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Album Reviews

The West African Collective Les Amazones d’Afrique Has a Radical Feminist Message You Need to Hear

Les Amazones d’Afrique began in 2017 as a sisterly supergroup of singers from the West African region of Mali. Founded by Mamani Keïta, Mariam Doumbia (of Amadou and Mariam), and Oumou Sangare, and convened by French music-industry veteran Valerie Malot, the collective came together through a shared musical vision, as well as the goal of championing gender equality and bringing attention to the pressing issue of violence against women.

The group takes their name from the Dahomey Amazons, an army of female warriors who solely protected the West African kingdom of Dahomey (in present-day Benin) for 200 years, beginning in the 17th century. They also drew inspiration from the Guinean all-female group, Les Amazones de Guinèe, who once fought as their country’s militia before becoming state-sponsored songbirds. 

Throughout Les Amazones d’Afrique’s short history, a number of members have rotated in and out of the group, including Beninoise Grammy winner Angélique Kidjo, Sangare, Rokia Koné, and Kandia Kouyaté, among others. In its current iteration, Keïta is the only member of the original trio who is still involved. For their new album, Musow Danse, Keïta is joined by Beninoise singer Fafa Ruffino, Ivorian songbirds Kandy Guira and Dobet Gnahoré, Nigerian singer Nneka, as well as Congolese star Alvie Bitemo. But even as their lineup has shifted, their ideals remain ironclad. “The name ‘Amazon,’ you see, comes from female warriors who were from the Benin empire,” Ruffino told the radio program Afropop Worldwide in 2019. “They had an army of females. And that’s why we call ourselves that, because we’re going on a war. It’s a war to defend women’s rights.”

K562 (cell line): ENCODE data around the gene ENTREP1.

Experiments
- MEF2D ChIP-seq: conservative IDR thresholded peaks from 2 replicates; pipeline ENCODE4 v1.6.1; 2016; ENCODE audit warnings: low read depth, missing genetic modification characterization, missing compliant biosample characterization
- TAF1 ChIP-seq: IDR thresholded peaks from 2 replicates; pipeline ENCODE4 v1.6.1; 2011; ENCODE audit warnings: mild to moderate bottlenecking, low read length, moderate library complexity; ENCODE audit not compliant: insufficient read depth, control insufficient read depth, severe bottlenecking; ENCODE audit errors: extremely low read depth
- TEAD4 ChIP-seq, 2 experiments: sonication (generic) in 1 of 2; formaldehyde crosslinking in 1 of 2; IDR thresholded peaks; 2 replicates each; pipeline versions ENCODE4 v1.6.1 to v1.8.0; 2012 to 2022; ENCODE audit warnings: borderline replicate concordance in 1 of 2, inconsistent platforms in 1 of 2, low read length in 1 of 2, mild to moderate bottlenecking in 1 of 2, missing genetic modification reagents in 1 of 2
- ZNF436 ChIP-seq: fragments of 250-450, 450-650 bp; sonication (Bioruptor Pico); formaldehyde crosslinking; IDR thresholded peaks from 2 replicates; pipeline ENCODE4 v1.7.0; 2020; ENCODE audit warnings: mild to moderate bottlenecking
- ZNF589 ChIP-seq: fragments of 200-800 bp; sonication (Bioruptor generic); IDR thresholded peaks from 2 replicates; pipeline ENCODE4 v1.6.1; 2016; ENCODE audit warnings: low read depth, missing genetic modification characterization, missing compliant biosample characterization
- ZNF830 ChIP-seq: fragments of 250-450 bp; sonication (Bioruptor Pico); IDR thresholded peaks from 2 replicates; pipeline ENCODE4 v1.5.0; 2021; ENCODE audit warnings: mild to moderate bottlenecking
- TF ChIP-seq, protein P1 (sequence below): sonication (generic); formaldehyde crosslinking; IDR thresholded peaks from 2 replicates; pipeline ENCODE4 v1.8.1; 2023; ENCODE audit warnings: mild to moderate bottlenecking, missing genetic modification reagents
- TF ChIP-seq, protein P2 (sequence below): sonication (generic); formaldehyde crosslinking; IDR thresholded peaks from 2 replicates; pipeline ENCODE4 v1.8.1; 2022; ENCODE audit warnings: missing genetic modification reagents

Musically, Musow Danse drifts further from the griot-leaning, trip-hoppy feel of their 2017 debut, Republique Amazon, and its 2020 follow-up, Amazones Power, which were helmed by Congotronics producer Liam “Doctor L” Farrell. Musow Danse revamps the Amazones’ groove with a refreshing assist from alt-rock mainstay Jacknife Lee, who has worked with everyone from U2 to Taylor Swift to Amazones member Koné. The album seduces with glee, setting soothing traditional harmonies atop varied tempos, feeling more dynamic and cohesive than the group’s previous albums in its embrace of electro-pop, funk, and folk fusions. 

“African women, rise up!” they demand on “Musow Dante,” the album’s opening track, on which Keïta, Ruffino, Guira, and Gnahoré reel out soulful vocals in Bambara, Fon, Bètè, and Mooré languages. With hypnotic thumb pianos, raspy turntables, upbeat percussion, and spirited performances from the Amazones, Musow Danse begins by leaning into its themes of empowerment and celebration.


Throughout the album, compositional complexity is on heavy display as the Amazones weave their cathartic cadences and ancestral harmonies into Lee’s futuristic fusions, relying on melodic transitions, long pauses, and a heavy dose of choral backups. The balance of sonic opposites on Musow Danse is a huge part of the album’s appeal. After kicking things off with the psychedelic groove of songs like “Kuma Fo” and “Kiss Me,” they take things into a slow-burn middle section on the strength of Keïta’s dirge-like lead vocal on “Espérance” and Guira’s soulful poetry in “To Be Loved.” Ruffino resets the LP’s vibrance on “Queen Kuruma”: “Life has totally changed, the mothers are standing for their little daughter’s rights, let’s get together,” she sings, her ululated bursts delivering a call for celebration and a renewal of hope.

On the closing track “Bobo Me,” Nneka’s feisty vocals blend with Keïta’s opera-worthy octaves as Lee’s airy programming charges the album into a cinematic climax. Their closing chorus, “Womanhood is not an easy walk/And we cannot keep subjecting them to oppression,” highlights the sense of purpose that governs the entire album. It’s that spirit and the Amazones’ powerful performances that makes Musow Danse one of the great pan-African consciousness LPs in modern history.  

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